Plan a Road Trip: Resources
Here are the full recaps of our time in:
In addition to the writing, we made a few YouTube videos on the road. Check them out here.
Here are some of the articles we bookmarked during our research and planning that helped us distill down what to do in each location. Of course, there is always the option of picking up an actual book, and here are a ton of suggestions for some fantastic travel-related books to keep you inspired..
- Nashville: Any of the robust guides from Camels & Chocolate should do the trick. Here is my fave (she links to the others at the bottom)
- Memphis: Blackberry Babe, Intentional Travelers
- Fort Worth: A Southern Traveler, Thrillist, Hunter & Boone
- Austin: A Passion & A Passport, Norway to Nowhere, Power Couple Life
- New Orleans: A Dangerous Business, The Brave Little Cheesehead, Yes and Yes
People ask us frequently about what ‘we were up to’ between the holidays, and we’ve become pretty adept at extracting the big highlights. In no particular order, we have high praises to sing for:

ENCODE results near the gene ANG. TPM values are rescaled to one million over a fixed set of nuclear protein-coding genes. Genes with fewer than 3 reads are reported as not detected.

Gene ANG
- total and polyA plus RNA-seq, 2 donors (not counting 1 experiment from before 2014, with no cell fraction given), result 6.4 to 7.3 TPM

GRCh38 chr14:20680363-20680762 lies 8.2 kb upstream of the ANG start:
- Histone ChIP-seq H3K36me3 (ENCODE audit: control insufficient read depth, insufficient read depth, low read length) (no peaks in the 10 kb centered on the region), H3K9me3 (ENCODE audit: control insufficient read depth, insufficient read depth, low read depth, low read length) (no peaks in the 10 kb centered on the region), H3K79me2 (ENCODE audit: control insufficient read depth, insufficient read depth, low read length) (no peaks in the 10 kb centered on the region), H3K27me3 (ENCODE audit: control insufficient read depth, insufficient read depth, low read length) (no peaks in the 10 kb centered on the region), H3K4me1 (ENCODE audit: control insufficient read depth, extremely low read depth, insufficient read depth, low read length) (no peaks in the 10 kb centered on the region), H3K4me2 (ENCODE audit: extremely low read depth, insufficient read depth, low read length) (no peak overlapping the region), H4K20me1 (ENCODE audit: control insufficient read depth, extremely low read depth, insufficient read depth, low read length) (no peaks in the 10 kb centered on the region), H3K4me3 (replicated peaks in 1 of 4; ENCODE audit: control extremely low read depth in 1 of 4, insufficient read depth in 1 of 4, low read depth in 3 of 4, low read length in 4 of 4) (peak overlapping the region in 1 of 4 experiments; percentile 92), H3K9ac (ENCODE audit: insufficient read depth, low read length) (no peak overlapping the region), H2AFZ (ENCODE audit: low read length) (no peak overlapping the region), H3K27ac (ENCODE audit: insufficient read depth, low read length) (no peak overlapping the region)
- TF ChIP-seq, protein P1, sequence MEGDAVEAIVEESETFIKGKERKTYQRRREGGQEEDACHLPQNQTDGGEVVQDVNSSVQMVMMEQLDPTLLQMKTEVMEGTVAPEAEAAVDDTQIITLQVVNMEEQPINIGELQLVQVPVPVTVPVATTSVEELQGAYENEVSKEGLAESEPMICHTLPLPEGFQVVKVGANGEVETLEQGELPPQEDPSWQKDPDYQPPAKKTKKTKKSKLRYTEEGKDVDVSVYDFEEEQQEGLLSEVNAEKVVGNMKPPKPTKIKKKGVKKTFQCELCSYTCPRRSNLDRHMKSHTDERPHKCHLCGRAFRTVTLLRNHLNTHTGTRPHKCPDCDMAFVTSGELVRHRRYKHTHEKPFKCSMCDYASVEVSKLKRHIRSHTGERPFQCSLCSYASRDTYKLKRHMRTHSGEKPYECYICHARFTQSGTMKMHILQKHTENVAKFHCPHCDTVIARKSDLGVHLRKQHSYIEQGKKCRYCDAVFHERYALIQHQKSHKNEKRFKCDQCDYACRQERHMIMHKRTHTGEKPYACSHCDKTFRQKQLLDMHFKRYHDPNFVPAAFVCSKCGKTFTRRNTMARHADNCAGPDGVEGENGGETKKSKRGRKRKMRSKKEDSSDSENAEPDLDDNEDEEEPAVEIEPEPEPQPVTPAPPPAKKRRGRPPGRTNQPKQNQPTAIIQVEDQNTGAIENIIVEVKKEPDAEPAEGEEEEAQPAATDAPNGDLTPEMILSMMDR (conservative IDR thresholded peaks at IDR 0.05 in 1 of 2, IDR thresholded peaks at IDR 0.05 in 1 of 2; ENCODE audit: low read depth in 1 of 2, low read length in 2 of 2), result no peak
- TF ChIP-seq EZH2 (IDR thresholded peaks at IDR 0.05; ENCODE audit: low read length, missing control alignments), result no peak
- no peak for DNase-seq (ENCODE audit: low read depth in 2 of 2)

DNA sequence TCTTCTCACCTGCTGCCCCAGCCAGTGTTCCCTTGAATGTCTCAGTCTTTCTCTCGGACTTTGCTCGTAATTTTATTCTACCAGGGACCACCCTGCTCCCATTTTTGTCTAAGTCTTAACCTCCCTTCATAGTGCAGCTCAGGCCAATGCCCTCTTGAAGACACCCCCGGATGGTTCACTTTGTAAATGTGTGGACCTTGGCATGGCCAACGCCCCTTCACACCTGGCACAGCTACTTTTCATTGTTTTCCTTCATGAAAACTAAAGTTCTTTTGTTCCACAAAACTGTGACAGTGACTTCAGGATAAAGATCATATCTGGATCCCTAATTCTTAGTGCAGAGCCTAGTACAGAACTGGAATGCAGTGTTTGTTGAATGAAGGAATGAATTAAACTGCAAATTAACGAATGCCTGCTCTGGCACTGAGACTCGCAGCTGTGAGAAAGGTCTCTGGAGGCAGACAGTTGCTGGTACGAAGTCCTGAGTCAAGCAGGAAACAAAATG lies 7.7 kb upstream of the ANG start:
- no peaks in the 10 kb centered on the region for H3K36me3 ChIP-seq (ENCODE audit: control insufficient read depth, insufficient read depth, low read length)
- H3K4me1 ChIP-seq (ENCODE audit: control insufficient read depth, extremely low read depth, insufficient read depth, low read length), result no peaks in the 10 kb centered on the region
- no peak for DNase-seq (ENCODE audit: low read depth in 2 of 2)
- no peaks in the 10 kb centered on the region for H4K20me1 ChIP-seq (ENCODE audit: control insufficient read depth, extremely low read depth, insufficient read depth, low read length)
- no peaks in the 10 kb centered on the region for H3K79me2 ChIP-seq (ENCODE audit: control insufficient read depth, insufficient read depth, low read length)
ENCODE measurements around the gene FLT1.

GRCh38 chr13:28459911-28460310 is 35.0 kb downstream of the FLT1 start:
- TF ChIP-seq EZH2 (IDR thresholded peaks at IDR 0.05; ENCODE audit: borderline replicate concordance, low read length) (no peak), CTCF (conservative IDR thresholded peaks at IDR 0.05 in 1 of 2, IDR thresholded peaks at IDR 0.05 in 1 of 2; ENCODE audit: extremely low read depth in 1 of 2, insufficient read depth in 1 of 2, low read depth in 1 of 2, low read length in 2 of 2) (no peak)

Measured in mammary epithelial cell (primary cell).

Corsair Distillery (Nashville): Our last minute visit to Corsair was all thanks to a frigid day and a free afternoon. We booked in for a late afternoon tour ($8 covers a tour and tasting), and really enjoyed chatting with the enthusiastic staff, and sampling way too many spirits. And I don’t even LIKE most straight alcohol, so that’s saying something!
National Civil Rights Museum (Memphis): We didn’t expect to do any museum visits in Memphis, during days of quality time spent with relatives. But then several different people, from different areas of our lives, all mentioned how amazing this museum is and how if we’re in Memphis, we must go. So we went. And it was all they promised. Emotional, hopeful, shocking. And it’s at the Lorraine Motel, where Martin Luther King Jr. was assassinated, providing more power and gravity to the museum’s surroundings.